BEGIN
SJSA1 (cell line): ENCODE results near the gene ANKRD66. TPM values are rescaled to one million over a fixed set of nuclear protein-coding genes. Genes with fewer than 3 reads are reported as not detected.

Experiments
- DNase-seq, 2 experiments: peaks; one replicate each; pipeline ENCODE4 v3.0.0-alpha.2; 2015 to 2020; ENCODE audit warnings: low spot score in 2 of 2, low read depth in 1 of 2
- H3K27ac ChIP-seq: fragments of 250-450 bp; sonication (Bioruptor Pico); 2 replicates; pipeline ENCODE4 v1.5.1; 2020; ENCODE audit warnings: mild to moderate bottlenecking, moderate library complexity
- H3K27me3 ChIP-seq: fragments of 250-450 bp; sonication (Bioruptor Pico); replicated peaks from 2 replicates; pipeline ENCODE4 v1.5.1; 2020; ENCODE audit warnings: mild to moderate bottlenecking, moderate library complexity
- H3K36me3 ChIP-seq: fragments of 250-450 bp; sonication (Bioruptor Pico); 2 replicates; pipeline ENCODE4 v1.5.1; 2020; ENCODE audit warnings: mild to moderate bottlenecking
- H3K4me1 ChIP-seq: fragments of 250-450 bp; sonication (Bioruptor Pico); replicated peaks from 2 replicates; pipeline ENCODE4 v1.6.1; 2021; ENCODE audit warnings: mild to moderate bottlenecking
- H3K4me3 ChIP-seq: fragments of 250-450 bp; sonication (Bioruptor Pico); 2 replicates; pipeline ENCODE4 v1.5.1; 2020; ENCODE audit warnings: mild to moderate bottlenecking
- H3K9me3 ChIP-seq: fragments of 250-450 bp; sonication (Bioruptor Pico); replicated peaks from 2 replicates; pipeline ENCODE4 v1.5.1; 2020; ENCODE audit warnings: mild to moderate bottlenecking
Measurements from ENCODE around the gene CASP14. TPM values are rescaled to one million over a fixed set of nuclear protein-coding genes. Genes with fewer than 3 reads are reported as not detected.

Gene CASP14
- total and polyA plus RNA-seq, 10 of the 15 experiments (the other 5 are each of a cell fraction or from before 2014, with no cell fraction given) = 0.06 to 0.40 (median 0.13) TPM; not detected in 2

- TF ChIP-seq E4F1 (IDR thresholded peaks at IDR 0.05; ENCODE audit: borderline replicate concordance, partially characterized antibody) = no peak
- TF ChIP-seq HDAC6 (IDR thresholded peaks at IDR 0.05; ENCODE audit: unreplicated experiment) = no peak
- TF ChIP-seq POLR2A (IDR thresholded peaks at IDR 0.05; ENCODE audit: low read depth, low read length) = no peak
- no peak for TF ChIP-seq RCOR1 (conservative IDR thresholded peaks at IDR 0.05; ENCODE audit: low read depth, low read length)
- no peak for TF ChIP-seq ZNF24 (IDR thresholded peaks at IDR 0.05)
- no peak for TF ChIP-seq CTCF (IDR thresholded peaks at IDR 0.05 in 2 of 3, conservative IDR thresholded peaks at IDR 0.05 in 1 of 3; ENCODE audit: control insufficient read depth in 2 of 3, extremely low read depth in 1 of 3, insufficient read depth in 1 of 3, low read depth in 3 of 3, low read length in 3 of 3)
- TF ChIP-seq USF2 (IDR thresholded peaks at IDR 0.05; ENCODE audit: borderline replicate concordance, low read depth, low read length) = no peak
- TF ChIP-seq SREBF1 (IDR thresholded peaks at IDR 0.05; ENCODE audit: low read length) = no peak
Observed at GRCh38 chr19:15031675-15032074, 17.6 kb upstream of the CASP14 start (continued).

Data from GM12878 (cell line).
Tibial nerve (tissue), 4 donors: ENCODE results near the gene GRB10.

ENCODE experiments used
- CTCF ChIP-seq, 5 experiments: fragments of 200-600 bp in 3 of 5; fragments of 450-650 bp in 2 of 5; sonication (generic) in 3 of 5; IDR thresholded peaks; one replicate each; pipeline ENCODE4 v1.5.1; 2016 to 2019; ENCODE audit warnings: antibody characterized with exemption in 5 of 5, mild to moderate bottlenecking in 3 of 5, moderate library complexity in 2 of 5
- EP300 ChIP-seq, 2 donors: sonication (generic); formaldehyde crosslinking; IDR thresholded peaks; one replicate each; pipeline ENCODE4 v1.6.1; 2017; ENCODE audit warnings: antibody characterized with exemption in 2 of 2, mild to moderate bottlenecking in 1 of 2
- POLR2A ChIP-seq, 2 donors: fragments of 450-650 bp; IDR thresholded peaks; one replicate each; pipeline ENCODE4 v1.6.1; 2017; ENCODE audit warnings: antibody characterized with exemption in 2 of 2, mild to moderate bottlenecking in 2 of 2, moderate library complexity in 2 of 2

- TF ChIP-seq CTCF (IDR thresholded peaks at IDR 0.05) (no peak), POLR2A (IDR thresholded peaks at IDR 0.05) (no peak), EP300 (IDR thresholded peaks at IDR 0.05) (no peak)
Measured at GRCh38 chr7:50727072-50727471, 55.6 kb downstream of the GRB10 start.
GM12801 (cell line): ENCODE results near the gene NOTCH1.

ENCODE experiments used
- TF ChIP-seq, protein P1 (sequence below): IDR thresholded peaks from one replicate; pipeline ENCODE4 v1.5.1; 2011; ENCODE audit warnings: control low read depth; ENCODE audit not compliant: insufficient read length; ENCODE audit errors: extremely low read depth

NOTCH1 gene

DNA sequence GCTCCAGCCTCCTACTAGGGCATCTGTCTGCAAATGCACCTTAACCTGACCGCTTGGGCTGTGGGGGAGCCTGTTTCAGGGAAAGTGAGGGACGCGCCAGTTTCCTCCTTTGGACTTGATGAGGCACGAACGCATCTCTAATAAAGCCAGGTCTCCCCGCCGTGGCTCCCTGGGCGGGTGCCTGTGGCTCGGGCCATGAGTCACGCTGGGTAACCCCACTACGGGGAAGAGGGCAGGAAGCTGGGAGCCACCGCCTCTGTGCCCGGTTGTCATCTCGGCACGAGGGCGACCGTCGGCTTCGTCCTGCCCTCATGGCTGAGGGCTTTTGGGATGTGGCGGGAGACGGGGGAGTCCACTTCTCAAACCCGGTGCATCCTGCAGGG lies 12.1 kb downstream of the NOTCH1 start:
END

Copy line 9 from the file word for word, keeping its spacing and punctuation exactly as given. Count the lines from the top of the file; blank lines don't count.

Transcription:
- H3K9me3 ChIP-seq: fragments of 250-450 bp; sonication (Bioruptor Pico); replicated peaks from 2 replicates; pipeline ENCODE4 v1.5.1; 2020; ENCODE audit warnings: mild to moderate bottlenecking